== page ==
The first initiative to document historic and cultural sites associated with the LGBT community in New York City, illustrating the richness of the city's history and the community's influence on America.
Founded in 1974, the Lesbian Herstory Archives was first housed on the Upper West Side of Manhattan before opening its current Park Slope, Brooklyn, location in 1993. The volunteer-based Archives, which also serves as a museum and community center, has one of the world’s largest collection of records “by and about lesbians and their communities.”
In 1974, the Lesbian Herstory Archives was established in order to preserve lesbian heritage in a world where, according to its website, “so much of our past culture was seen only through patriarchal eyes.” It was co-founded by Joan Nestle, Deborah Edel, Julia Stanley, Sahli Cavallaro, and Pamela Oline. Mabel Hampton was also an important early member. In 1975, the Archives was housed in Nestle’s Upper West Side residence at 215 West 92nd Street, apartment 13A, where it would remain for the next 15 years.
By the mid-1980s, the Archives was outgrowing its space. Following grassroots fundraising, the group bought a Park Slope rowhouse at 484 14th Street in December 1991 and officially re-opened in June 1993. The purchase ensured that the Archives would have a permanent space, which continues to serve the lesbian community today.
The Archives is home to one of the most complete collections of material on lesbians and their communities, emphasizing the historical significance of the records of lesser-known women. Its holdings include such items as rare lesbian/feminist periodicals, lesbian pulp fiction novels, oral histories, files for lesbian activist and community groups, and 11,000 books by and about lesbians from the 19th century to the present. Now included within its holdings is the library of the New York chapter of the Daughters of Bilitis; its website notes that “While we have most of these books in our own collection we keep them together…because they represent what an early lesbian organization felt should be available to its members.”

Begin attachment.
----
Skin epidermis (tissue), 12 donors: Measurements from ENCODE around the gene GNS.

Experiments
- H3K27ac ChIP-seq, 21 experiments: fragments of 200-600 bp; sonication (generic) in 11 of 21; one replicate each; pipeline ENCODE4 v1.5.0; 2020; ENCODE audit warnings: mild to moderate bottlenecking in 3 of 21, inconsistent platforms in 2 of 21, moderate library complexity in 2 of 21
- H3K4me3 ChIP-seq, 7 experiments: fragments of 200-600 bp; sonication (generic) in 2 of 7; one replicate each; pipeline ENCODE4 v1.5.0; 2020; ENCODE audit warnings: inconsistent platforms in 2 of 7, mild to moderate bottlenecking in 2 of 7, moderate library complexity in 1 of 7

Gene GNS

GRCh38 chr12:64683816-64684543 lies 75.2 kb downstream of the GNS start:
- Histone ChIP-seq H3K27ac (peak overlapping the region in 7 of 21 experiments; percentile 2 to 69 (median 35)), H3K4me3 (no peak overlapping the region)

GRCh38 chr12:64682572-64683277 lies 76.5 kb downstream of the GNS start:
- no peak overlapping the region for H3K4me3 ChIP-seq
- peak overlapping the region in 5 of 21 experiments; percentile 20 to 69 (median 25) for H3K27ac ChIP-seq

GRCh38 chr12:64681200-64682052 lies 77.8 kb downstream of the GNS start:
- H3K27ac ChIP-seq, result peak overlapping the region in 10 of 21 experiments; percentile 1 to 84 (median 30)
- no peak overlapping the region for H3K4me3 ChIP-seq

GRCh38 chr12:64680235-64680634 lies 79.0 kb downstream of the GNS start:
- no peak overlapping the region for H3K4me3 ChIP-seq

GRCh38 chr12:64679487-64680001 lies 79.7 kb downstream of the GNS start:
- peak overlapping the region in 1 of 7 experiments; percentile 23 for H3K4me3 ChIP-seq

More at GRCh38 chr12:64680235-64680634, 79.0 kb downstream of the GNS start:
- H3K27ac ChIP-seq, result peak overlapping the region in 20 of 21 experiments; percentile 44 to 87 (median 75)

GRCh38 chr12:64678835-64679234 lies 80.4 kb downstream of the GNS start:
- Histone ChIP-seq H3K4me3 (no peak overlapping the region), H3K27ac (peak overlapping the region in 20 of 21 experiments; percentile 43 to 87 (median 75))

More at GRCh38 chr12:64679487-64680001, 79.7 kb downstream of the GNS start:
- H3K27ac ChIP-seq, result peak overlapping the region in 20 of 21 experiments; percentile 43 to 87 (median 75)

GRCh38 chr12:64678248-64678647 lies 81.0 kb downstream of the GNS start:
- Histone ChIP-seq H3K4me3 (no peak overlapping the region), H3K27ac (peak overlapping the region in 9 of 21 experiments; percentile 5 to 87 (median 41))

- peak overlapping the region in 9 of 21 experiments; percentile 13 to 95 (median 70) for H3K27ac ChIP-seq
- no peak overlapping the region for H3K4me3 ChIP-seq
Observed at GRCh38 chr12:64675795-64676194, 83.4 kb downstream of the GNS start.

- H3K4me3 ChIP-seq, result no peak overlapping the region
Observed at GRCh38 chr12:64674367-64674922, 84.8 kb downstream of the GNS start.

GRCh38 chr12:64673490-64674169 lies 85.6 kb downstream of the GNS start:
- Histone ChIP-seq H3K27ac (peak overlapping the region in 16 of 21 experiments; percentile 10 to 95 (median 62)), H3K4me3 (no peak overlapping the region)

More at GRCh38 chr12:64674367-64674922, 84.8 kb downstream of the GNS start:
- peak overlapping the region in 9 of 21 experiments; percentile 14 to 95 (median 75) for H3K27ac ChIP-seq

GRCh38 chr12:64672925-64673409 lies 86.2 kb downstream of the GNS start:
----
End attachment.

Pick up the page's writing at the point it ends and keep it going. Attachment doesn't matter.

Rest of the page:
The volunteer-run organization is, according to Deborah Edel in a 2009 interview, “…a home for all the memories of our struggles and victories, as well as the celebrations of lesbian life.” It also serves as a museum and community center. The Archives was a long-time participant in the LGBT Pride March in Manhattan until 2014 and still walks in the Brooklyn Pride Parade and the New York City Dyke March.
Architect or Builder: Axel Hedman Year Built: 1908
“A Permanent Home,” Morgan Gwenwald, bit.ly/2FUgZSM. Christopher D. Brazee, Gale Harris, and Jay Shockley, “150 Years of LGBT History,” New York City Landmarks Preservation Commission, 2014. Deborah Edel, co-founder of the Lesbian Herstory Archives. “History,” Lesbian Herstory Archives, bit.ly/2fgHdA2. Winnie McCroy, “Lesbian Herstory Archives Turns 35,” Edge Media Network, February 5, 2009, bit.ly/2fm2HIh. [source of pull quote and Deborah Edel quote]
Christopher D. Brazee/NYC LGBT Historic Sites Project, 2016.